The forest-based bioeconomy in Finland is an archetypal case of lock-in that shows how path-dependent increase in returns create techno-institutional lock-in that leads to the development of conventional products in a particular and desirable direction.
The number of actors and the linkages between them have increased continuously in industrial symbiosis and correlated production and diversification of products. The significant distance between the firms and their end customers and a focus on the incremental development of process technology and the value chain have caused a reduction in the importance of strong regional clusters.
A need for efficient commercialisation and marketing of know-how abroad along with active network creation nationally and internationally have been recognised as prerequisites for diversification of business activities.
Similarities can be found in nanotechnology, where it has been shown that the degree of clustering can have a negative association with creation of technological diversity. In this sense, industry symbiosis and clustering first influence product diversification beneficially, but as the degree of symbiosis and clustering increases, the effect can change to adverse.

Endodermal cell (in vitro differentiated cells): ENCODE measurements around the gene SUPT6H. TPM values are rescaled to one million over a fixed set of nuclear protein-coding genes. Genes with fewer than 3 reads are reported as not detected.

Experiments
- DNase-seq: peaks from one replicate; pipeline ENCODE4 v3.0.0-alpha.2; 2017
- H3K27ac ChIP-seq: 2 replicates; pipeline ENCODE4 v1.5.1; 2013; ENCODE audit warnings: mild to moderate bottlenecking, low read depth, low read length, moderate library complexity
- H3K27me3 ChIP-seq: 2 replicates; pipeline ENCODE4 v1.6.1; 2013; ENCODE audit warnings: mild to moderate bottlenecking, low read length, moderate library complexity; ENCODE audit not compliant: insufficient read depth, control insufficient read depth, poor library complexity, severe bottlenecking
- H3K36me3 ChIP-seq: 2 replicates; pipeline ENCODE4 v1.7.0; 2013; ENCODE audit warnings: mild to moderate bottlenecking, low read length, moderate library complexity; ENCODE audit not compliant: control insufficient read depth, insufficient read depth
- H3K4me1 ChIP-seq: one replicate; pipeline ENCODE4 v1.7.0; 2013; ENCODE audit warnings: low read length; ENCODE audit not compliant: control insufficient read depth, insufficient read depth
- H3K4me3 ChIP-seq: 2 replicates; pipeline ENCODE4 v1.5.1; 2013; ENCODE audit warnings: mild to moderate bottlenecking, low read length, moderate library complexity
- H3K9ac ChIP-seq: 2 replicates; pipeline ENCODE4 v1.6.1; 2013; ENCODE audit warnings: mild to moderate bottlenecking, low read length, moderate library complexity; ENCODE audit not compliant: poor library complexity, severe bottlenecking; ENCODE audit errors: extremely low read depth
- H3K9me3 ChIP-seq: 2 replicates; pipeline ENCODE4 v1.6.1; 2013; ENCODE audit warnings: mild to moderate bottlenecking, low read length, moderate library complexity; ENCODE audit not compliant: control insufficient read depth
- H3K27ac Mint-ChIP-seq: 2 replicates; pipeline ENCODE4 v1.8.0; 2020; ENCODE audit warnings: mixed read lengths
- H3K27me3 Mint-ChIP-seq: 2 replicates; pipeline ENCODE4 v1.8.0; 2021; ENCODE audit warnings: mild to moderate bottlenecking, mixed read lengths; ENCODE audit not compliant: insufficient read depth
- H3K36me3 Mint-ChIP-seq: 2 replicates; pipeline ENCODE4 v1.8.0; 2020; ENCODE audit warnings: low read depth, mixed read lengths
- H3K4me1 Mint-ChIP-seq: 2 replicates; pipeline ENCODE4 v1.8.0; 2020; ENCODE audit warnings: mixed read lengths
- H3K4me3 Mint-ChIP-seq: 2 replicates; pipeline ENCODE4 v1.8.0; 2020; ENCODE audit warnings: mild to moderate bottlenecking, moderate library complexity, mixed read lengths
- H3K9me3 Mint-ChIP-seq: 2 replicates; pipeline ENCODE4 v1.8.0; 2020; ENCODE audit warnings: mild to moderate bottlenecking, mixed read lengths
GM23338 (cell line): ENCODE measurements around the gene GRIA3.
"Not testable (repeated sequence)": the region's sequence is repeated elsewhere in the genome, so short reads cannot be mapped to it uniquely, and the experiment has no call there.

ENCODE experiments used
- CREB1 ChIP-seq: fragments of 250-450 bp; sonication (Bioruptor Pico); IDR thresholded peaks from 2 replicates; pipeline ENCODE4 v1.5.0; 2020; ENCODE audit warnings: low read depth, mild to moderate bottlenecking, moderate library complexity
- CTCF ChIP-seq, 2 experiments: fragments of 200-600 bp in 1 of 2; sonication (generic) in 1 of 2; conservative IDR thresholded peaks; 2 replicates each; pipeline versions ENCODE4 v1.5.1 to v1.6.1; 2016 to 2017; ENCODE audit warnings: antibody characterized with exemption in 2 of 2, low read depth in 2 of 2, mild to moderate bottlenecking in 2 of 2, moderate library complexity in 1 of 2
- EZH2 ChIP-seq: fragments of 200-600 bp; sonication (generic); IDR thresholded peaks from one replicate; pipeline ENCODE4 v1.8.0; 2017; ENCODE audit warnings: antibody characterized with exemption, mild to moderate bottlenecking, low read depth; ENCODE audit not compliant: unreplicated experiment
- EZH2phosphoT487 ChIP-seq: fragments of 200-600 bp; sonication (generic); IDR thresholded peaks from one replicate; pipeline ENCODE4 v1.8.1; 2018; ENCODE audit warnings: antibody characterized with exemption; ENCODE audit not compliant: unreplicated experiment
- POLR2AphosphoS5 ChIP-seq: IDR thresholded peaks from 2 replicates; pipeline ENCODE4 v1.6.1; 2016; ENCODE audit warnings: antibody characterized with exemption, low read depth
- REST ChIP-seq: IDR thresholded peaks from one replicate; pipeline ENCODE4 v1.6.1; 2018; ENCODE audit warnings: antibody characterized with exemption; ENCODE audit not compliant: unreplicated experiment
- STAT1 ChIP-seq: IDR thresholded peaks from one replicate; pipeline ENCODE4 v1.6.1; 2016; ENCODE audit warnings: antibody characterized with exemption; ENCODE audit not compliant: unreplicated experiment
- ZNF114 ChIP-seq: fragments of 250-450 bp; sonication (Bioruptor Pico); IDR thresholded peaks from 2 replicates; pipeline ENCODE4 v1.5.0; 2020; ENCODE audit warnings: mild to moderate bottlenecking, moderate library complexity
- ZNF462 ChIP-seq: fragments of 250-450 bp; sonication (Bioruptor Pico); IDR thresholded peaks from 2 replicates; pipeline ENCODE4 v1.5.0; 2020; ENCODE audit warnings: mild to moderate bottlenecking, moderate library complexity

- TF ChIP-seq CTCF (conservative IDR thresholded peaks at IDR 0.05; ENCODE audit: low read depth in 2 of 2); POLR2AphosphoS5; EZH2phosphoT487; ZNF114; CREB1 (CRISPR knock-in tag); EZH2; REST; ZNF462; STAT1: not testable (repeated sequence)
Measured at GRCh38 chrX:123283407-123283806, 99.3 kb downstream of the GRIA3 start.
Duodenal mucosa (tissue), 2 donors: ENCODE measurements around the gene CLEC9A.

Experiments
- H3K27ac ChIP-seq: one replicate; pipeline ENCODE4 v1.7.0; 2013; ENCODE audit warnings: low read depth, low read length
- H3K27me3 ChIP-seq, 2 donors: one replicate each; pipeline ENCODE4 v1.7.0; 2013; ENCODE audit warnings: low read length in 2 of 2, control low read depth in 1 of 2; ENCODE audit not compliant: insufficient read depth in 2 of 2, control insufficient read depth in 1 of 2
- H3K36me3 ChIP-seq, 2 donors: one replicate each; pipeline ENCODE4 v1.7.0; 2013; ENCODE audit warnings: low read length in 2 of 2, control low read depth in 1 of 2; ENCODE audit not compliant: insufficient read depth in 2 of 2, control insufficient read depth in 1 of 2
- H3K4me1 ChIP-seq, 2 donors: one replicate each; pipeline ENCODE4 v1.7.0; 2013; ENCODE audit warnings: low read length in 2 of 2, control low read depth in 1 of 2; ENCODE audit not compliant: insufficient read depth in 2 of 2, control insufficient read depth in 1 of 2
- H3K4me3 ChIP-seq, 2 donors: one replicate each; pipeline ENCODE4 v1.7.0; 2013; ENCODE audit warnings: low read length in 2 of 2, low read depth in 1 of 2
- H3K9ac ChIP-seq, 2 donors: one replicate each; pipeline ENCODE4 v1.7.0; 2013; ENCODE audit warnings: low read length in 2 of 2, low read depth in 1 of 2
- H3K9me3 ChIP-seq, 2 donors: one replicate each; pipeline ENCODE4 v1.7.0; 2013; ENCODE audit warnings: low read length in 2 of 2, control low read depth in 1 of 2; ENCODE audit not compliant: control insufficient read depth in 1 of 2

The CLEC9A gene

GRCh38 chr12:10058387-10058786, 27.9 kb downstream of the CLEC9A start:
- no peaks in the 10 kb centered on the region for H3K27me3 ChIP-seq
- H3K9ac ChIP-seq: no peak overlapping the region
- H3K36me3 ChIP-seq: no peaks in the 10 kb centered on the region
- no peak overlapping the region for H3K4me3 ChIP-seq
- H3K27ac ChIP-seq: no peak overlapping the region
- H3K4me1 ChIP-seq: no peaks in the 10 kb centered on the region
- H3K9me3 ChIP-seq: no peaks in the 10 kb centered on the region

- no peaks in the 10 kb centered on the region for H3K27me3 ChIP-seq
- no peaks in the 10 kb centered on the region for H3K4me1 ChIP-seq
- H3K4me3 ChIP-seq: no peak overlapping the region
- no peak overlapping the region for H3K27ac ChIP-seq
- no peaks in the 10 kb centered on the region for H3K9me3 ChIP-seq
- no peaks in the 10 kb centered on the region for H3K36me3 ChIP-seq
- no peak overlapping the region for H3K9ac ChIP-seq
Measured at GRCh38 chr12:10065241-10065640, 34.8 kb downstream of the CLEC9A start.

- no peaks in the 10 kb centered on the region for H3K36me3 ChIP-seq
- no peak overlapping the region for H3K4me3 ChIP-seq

At the regional level, market-related regulatory barriers can limit the development and adoption of radical and path-breaking innovation, which in turn results in limitations in regional innovation policy in the context of locked-in old industrial regions.
On the other hand, demands from a large number of industry sectors can split the papermaking development to new development sectors, e.g., the energy, textile, and chemical sectors.
Similarities can be found in the Indian software sector, which is highly export-dependent on the US market. The lock-in effect implies neither high productivity nor any particular tendency for innovation.
Similar to industrial symbiosis and clustering discussed in the previous paragraph, diverse and dispersed demand can first beneficially influence product diversification, but as the degree of demand increases, the effect can change from beneficial to adverse.
Interactions between different lock-in mechanisms can reinforce or weaken technological trajectories. Coevolution at the regime level is clearly visible. In this sense, a lock-in mechanism that does not affect product diversification directly can have an impact by interaction with other mechanisms, e.g., interaction between foreign investment and new networks.